The first patient of the day prefers to proceed with a three-unit fixed bridge to replace a missing tooth because it was a shorter treatment process that did not require surgery and it appeared to be partially covered by insurance.
The patient right before lunch comes in for a second opinion. (Click this link to learn more about working with second-opinion patients.) She is upset because she wasn’t given an option for a dental implant supported restoration – only learning about the possibility after the teeth adjacent to the space were prepared and covered with a three-unit fixed bridge. This patient is even willing to proceed with orthodontic treatment prior to having the dental implant placed with the understanding that it will all require a period of time for moving the teeth as well as for a healing period following the placement of a dental implant before the definitive restoration can be made and inserted. This patient has the idea that she would like to floss between the lower back teeth and that keeping individual teeth/restorations could limit the need for more extensive treatment in the future in the event that one tooth fractures or breaks down in some fashion.
Wow! Definitely not an every day occurrence in my practice. As I write this article, this patient has already been evaluated by the orthodontist and the periodontist of our “team” in an effort to achieve the end-result she’s looking for. How many dentists with the knowledge and understanding would consider or even move forward on a path similar to what this patient is taking on – for #19, no less?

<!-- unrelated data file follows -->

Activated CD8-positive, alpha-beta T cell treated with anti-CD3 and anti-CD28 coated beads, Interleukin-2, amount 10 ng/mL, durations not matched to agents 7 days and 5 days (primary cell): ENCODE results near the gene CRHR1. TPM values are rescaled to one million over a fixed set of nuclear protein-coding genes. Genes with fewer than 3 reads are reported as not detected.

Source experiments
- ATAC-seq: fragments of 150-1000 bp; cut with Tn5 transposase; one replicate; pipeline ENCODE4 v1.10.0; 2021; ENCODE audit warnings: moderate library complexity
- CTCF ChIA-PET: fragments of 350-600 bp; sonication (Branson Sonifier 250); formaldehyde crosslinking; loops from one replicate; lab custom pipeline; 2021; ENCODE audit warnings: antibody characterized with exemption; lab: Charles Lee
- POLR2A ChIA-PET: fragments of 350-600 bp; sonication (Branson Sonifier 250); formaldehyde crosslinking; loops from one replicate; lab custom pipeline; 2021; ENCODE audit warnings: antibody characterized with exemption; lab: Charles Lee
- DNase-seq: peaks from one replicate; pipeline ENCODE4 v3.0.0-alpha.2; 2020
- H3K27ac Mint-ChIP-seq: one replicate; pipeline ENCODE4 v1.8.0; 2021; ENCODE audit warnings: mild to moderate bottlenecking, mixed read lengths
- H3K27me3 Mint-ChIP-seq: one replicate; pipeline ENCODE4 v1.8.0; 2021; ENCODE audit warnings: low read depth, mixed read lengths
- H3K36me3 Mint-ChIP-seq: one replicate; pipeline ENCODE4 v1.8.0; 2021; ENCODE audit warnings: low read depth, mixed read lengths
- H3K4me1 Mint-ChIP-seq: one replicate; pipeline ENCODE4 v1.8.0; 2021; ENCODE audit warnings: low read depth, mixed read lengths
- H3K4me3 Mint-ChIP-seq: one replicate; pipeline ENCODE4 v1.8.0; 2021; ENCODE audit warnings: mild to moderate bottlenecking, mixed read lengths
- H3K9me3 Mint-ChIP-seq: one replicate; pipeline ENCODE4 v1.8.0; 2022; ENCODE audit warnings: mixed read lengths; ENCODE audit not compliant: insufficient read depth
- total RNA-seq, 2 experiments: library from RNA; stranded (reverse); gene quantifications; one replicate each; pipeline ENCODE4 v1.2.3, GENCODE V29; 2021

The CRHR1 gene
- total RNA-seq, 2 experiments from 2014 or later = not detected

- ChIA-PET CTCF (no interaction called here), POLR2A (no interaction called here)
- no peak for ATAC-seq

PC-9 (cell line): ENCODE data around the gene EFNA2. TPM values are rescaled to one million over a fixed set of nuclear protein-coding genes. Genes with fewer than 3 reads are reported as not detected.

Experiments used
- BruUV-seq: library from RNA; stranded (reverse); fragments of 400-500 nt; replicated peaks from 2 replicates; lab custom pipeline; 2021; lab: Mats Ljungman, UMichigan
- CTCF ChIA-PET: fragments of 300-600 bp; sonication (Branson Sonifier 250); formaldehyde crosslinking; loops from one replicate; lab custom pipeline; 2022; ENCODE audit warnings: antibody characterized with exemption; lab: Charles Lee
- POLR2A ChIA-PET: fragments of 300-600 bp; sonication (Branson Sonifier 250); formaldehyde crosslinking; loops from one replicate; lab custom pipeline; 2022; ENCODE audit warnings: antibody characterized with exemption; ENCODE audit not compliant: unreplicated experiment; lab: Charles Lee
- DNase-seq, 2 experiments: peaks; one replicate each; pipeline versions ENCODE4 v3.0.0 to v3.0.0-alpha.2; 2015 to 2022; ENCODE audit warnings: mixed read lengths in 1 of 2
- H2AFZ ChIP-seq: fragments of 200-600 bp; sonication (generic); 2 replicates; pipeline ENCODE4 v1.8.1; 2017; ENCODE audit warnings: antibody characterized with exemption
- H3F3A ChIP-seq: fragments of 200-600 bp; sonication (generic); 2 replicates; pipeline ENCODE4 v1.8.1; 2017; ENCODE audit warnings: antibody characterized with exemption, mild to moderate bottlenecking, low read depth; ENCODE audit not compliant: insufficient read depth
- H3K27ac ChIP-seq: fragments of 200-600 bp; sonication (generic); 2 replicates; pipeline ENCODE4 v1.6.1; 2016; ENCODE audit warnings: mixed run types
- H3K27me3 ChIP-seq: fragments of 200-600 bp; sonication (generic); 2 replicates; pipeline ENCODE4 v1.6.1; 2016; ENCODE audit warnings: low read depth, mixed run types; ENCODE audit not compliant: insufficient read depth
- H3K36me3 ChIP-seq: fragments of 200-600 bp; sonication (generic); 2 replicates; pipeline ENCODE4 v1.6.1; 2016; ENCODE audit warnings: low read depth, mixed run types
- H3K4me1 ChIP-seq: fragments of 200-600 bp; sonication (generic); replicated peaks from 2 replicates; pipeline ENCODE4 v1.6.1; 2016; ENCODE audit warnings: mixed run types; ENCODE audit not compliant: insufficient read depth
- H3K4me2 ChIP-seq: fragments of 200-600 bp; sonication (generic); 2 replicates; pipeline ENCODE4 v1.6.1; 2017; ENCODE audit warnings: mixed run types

What about the discussion that takes place related to a structurally compromised tooth? The full coverage restoration was placed on an endodontically treated tooth and has been loose for several months. There is a significant amount of bone immediately surrounding the remaining tooth root. The remaining tooth structure is compromised as a result of dental decay. The free gingival margin is much more apical adjacent to this tooth than what is found with the other anterior teeth. The gingival tissues are visible during a spontaneous smile. The patient’s husband asks, “What would you do if you were attempting to get the perfect result?”
The rapid development of new techniques related to the placement and restoration of dental implants have provided options for our patients with one or more missing teeth. The advanced surface treatments applied to the dental implants and the restorative abutment along with the plethora of information and education opportunities available contribute to a general feeling that it may not be worth the effort involved in restoring a natural tooth.
Dental treatment involving dental implants is currently met with a wide variety of expectations from the restorative dentist. Systematic reviews (Lang & Muller 2007 and Tomasi, et. al. 2008) have concluded that natural teeth have a higher survival rate than dental implant-supported restorations. The relative favorability of natural teeth proved to be true even with structurally compromised teeth that were treated and maintained.